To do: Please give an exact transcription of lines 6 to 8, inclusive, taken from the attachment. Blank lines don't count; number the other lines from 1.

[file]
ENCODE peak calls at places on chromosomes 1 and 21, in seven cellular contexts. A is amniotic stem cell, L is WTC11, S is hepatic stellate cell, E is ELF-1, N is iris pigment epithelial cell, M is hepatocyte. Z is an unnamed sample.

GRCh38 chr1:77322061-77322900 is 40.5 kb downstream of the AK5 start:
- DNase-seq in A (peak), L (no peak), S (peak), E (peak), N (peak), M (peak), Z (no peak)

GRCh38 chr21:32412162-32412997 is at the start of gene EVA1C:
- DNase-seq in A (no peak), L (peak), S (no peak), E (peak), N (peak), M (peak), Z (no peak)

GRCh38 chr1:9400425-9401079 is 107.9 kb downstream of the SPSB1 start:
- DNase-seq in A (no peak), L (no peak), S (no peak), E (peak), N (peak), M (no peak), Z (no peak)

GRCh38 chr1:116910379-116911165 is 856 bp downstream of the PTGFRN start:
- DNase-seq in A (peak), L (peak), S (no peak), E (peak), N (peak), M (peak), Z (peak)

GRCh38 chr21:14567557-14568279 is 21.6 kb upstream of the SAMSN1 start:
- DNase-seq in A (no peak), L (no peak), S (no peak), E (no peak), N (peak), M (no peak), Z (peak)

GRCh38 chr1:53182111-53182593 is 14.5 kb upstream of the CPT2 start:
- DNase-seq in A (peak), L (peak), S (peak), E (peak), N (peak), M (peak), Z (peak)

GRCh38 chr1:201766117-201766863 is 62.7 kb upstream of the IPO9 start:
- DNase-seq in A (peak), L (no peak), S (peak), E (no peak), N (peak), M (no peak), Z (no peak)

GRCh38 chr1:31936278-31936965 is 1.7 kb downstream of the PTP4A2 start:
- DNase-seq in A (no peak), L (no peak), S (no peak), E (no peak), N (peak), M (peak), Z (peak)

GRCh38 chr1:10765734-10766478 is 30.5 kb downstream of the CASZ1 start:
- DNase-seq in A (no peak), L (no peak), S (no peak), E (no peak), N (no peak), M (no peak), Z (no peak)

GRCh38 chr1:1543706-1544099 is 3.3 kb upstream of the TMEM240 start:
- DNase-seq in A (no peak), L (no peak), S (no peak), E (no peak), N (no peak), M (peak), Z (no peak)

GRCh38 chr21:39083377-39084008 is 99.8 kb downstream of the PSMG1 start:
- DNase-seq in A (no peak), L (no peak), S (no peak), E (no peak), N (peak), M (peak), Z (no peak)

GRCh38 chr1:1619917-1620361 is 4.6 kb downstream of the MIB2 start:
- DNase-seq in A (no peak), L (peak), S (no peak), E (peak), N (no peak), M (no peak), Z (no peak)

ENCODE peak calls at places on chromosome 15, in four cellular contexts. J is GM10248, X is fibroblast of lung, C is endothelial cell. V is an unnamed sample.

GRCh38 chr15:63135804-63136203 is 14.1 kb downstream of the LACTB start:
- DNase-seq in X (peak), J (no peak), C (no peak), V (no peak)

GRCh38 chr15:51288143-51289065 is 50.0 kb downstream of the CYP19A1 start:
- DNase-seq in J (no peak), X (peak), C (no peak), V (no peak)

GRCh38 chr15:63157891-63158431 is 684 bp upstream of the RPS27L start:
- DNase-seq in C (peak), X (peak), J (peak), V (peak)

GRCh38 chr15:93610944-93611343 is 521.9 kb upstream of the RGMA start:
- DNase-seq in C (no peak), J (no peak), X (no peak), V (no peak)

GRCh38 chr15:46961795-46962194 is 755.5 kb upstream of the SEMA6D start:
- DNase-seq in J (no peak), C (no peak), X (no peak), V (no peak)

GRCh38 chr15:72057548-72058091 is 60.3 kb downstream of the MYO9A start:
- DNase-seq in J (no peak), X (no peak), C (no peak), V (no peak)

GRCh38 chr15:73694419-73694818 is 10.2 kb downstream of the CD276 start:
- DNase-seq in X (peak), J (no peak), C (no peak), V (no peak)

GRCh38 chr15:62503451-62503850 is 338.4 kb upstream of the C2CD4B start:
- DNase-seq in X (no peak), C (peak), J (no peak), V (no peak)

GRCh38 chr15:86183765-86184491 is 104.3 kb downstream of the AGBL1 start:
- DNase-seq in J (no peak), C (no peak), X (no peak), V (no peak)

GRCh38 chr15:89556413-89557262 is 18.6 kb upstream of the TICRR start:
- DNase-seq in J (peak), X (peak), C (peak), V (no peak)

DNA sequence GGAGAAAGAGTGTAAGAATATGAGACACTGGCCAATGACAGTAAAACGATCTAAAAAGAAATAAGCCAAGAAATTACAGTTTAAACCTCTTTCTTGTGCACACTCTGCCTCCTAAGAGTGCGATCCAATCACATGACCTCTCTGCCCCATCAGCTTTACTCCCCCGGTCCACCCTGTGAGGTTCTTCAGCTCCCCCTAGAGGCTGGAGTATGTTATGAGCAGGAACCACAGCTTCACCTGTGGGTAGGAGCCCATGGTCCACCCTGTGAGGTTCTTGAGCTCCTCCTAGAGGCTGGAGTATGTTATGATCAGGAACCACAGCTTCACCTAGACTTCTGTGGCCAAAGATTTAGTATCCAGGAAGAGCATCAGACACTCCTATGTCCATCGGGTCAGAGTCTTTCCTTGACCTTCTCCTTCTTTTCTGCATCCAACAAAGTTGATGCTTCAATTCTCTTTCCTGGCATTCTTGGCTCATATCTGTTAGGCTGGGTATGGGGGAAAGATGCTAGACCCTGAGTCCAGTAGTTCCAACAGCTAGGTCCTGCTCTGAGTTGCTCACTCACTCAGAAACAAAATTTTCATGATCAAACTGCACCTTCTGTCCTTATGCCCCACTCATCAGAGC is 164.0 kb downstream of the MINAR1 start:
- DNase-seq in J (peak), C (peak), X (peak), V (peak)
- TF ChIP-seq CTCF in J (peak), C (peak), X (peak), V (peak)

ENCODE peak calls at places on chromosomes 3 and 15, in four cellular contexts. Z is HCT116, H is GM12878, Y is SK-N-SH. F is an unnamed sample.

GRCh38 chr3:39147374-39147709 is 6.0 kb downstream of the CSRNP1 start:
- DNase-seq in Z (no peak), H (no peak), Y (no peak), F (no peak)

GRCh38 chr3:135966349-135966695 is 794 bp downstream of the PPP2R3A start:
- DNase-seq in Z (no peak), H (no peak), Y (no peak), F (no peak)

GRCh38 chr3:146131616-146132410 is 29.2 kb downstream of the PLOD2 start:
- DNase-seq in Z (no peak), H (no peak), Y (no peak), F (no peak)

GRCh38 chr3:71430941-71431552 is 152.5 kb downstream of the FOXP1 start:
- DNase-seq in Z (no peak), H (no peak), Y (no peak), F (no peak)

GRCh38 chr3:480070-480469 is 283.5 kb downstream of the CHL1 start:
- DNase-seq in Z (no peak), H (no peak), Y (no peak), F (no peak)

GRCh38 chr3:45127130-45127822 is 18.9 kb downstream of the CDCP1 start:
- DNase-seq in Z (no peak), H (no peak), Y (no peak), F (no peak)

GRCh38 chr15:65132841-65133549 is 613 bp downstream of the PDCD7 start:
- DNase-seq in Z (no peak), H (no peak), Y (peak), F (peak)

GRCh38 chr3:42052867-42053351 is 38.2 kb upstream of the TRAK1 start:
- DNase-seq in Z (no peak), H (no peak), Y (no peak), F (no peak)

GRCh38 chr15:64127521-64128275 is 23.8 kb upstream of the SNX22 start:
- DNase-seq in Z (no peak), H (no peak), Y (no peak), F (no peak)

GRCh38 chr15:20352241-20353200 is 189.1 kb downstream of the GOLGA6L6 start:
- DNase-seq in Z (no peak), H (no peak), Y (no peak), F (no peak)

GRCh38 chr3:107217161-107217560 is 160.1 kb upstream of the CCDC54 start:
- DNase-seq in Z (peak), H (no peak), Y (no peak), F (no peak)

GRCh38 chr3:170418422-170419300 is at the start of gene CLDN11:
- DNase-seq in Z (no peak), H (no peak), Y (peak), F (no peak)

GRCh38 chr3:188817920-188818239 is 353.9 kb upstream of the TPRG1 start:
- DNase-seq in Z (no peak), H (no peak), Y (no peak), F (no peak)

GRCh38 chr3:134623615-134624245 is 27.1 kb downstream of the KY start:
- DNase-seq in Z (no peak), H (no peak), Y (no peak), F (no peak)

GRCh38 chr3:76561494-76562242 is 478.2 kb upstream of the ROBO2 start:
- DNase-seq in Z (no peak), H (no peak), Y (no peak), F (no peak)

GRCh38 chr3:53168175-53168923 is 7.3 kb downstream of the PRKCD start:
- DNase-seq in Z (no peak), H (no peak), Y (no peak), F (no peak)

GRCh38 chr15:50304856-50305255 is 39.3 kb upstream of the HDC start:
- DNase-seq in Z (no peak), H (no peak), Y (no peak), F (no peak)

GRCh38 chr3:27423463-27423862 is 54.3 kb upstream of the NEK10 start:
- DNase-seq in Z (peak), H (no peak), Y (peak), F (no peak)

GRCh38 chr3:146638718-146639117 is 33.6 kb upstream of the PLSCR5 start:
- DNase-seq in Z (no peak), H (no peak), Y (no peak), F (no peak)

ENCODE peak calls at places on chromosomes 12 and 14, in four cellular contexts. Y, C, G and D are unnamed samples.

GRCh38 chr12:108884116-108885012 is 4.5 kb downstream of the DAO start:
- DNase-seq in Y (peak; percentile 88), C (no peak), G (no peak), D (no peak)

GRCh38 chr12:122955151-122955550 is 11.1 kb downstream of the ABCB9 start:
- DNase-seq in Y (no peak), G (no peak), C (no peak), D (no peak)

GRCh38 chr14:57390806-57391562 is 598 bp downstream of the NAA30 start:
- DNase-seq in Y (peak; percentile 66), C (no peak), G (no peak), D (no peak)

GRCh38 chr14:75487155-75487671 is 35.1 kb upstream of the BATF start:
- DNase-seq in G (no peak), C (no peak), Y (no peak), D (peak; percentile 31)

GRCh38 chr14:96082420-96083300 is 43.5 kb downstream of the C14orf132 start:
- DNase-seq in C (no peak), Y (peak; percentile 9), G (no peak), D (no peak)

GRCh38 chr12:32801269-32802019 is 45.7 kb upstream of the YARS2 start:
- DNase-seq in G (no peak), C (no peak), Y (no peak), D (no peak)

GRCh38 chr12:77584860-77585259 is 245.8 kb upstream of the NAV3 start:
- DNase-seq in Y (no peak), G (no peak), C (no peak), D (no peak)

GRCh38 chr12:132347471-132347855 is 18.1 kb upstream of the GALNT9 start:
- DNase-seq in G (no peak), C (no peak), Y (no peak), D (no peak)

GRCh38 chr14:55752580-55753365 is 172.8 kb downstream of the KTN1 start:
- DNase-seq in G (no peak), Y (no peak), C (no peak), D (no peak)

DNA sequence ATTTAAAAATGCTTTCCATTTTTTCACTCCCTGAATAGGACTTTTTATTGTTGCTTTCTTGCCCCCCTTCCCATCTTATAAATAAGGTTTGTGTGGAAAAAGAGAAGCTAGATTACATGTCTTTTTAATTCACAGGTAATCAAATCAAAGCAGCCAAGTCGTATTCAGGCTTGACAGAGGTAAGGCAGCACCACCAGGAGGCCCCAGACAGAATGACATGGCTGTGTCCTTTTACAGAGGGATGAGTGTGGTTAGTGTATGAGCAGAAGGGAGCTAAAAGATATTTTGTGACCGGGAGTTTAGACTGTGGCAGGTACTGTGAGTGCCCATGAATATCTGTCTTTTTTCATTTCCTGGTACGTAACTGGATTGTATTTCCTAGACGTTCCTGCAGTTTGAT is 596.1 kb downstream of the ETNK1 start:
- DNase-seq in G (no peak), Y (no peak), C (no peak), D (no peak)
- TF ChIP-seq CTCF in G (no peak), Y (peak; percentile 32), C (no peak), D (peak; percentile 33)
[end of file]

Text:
GRCh38 chr1:9400425-9401079 is 107.9 kb downstream of the SPSB1 start:
- DNase-seq in A (no peak), L (no peak), S (no peak), E (peak), N (peak), M (no peak), Z (no peak)

GRCh38 chr1:116910379-116911165 is 856 bp downstream of the PTGFRN start: